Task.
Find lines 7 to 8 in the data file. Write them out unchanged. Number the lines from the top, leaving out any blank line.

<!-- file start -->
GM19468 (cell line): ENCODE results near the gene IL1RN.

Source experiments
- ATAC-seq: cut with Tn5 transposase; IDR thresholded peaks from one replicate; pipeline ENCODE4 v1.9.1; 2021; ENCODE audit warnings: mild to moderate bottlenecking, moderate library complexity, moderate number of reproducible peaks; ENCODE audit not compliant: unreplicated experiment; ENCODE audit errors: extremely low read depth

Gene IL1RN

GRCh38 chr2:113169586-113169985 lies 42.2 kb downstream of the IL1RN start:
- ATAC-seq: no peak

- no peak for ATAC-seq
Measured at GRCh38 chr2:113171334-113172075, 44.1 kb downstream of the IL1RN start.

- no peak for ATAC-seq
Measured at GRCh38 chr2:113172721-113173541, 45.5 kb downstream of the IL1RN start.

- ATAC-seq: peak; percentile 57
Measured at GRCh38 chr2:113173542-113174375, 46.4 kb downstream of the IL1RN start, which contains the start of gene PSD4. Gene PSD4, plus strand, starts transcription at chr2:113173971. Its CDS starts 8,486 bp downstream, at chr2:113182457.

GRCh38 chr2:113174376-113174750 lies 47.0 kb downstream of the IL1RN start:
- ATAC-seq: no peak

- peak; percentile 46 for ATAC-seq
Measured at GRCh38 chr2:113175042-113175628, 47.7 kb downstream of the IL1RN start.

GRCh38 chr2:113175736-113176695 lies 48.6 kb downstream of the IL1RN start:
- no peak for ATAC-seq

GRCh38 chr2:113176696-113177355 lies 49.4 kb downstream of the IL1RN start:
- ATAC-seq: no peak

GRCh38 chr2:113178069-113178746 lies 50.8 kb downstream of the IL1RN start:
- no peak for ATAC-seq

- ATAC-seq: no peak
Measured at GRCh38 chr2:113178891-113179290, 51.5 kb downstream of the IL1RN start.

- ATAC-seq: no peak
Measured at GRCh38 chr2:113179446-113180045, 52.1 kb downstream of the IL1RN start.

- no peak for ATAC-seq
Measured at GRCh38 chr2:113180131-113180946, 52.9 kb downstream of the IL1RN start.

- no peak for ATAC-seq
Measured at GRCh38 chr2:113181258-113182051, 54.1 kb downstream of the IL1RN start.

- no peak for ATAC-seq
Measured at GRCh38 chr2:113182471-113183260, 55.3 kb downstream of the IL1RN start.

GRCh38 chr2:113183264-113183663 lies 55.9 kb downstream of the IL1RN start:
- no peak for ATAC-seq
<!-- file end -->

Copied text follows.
- no peak for ATAC-seq
Measured at GRCh38 chr2:113171334-113172075, 44.1 kb downstream of the IL1RN start.